The next season, he poured in a career-high 16.8 points per game on .593 field-goal shooting and grabbed 6.7 rebounds per contest. On November 3, 1983, Dawkins grabbed what would be his largest rebound total as a Net, with 15 during a 112–107 win over the Chicago Bulls. Two days later, on November 5, 1983, Dawkins set the Nets' franchise record for blocks in a single game, with 13. In the first round of the playoffs, the sixth seeded Nets were matched up with Dawkins' former team, Philadelphia 76ers. The Nets won the first two games in Philadelphia of the best-of-five series, which were the first playoff game victories in team history. After Philadelphia won the next two games, the Nets won a decisive game 5 when Dawkins' defense on reigning MVP Moses Malone helped New Jersey overcome a late deficit to win their first playoff series. The Nets playoff series win over the defending NBA champions was ranked as the seventh greatest playoff upset by Sports Illustrated. Despite Dawkins averaging 22.3 points and 7.3 rebounds per game in the following series against the Milwaukee Bucks, including leading all scorers with a career playoff high 32 points in a 106-100 Game 1 win, the Nets would lose the series in six games after losing Game 6, during which Dawkins scored 29 points and grabbed 8 rebounds, by one point, at a score of 98–97. For the playoffs, Dawkins averaged 18.4 points.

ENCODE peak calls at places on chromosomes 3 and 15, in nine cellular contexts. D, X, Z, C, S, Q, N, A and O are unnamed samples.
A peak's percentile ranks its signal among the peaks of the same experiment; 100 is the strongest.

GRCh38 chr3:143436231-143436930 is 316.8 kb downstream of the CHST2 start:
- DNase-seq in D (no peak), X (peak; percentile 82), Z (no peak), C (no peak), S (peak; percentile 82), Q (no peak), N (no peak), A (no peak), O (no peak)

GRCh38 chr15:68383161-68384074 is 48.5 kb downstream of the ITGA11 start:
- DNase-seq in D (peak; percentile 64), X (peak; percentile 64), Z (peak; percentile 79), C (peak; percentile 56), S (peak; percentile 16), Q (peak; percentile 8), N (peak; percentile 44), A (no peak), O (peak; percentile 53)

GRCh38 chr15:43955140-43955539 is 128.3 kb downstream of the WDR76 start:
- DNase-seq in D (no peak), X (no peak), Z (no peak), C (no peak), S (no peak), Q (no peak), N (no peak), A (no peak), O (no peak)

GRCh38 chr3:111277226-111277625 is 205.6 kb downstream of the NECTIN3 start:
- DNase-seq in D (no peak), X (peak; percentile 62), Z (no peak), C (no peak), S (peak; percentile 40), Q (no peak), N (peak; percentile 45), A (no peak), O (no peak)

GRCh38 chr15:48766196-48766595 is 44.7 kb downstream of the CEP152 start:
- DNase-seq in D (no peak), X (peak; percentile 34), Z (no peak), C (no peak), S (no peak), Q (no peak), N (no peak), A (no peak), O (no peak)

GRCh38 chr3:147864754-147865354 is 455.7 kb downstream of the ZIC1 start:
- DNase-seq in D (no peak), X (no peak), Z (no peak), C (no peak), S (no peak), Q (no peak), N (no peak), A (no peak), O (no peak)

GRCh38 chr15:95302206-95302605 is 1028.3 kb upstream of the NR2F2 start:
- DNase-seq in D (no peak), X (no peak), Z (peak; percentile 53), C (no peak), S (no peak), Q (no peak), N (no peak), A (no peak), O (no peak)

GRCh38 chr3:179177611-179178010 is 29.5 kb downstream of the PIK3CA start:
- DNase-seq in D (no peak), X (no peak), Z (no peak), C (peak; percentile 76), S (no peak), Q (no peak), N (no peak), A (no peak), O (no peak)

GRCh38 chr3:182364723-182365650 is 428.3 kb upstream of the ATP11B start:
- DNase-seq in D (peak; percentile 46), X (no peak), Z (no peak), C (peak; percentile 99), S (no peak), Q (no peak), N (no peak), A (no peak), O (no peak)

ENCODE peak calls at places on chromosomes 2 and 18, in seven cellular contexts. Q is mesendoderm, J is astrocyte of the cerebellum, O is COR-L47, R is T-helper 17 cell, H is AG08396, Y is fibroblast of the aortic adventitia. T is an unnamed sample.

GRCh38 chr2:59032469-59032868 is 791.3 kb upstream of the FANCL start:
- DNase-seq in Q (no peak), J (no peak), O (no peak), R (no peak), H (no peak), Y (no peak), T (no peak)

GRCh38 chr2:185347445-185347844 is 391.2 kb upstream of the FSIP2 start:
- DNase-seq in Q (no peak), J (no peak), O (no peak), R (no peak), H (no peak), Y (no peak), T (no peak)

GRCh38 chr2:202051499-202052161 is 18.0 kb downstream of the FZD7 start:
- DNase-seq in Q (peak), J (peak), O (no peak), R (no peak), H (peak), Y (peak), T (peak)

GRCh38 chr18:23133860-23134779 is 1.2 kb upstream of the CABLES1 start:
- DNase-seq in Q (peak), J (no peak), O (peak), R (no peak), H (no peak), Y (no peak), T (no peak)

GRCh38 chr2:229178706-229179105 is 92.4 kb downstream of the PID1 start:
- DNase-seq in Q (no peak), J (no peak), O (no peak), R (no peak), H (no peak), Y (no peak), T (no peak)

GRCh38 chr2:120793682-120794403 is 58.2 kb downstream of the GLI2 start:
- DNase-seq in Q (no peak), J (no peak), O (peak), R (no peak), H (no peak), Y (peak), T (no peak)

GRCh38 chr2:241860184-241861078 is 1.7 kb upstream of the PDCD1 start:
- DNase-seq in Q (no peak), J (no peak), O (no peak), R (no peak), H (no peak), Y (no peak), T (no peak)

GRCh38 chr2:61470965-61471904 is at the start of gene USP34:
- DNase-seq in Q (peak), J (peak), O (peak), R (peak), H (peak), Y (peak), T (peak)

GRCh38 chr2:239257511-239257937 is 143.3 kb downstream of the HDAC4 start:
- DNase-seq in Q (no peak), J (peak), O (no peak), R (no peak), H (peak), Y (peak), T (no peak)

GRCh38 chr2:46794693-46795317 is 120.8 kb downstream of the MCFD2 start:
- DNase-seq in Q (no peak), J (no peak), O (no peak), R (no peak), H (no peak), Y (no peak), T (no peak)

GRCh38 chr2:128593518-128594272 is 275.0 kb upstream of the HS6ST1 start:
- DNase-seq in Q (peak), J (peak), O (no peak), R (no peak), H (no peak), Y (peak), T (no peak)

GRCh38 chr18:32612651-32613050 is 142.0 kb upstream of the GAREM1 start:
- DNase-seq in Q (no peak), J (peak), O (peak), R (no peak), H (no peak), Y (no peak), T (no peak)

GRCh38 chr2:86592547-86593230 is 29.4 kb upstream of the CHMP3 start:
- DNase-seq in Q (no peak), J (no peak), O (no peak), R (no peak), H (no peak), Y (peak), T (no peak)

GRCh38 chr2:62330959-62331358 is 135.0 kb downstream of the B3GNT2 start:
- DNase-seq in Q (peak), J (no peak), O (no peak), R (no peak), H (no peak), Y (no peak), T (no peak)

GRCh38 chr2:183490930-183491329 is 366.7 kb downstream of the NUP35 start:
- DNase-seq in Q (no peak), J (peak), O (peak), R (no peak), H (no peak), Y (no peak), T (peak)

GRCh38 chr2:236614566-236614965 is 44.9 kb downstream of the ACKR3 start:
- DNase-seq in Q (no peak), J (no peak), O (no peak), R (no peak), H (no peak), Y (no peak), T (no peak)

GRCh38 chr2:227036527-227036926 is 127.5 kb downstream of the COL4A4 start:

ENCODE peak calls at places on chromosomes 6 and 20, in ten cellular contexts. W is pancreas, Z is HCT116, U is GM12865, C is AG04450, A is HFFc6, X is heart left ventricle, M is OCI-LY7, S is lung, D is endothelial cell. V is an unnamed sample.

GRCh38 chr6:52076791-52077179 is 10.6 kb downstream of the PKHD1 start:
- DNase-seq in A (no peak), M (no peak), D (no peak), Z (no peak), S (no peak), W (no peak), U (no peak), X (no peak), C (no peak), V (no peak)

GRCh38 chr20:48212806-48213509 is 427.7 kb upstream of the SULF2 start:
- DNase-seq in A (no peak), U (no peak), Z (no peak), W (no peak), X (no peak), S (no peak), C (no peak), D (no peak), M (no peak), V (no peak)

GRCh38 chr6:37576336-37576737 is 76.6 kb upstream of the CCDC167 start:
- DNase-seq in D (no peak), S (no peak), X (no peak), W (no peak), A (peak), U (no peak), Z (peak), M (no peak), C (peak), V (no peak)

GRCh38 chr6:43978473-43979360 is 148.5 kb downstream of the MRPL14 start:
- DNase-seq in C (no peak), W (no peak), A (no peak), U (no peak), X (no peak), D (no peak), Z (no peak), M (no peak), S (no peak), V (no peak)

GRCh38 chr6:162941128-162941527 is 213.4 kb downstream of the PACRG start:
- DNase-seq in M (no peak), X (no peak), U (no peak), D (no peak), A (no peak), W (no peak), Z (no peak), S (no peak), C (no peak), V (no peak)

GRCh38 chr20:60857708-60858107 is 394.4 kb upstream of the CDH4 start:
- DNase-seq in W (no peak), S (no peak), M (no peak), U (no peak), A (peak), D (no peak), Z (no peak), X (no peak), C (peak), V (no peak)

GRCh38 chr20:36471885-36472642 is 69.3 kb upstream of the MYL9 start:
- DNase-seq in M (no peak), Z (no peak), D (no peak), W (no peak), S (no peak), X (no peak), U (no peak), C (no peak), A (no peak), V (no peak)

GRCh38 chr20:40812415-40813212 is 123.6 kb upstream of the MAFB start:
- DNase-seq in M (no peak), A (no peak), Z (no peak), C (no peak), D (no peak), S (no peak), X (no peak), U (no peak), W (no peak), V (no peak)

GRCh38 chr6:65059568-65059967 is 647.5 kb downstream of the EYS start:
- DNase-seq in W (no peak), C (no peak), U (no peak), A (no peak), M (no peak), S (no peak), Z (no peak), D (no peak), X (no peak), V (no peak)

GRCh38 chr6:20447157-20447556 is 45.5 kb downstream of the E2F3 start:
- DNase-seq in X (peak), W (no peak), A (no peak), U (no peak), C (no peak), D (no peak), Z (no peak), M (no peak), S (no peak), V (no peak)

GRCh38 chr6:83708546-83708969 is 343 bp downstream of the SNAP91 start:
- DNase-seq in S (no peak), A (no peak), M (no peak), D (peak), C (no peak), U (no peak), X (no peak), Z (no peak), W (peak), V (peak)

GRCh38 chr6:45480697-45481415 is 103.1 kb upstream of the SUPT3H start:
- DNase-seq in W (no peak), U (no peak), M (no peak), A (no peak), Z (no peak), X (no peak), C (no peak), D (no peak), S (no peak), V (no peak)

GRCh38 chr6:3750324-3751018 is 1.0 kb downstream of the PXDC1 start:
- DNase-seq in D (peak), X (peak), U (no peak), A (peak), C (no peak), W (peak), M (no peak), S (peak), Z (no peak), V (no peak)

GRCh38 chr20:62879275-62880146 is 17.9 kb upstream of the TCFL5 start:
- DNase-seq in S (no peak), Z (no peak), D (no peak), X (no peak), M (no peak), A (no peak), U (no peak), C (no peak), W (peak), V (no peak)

With the Nets looking to be a team on the rise led by Dawkins, they entered the 1984–85 with high expectations. However injuries limited him to just 39 games. Dawkins appeared to return to form the following season averaging 15.3 points and shooting .644 from the floor, but an injury midway through the season kept him out of 31 of the team's final 32 games. He only played six games in the 1986–87 season, after a second back surgery in less than two years.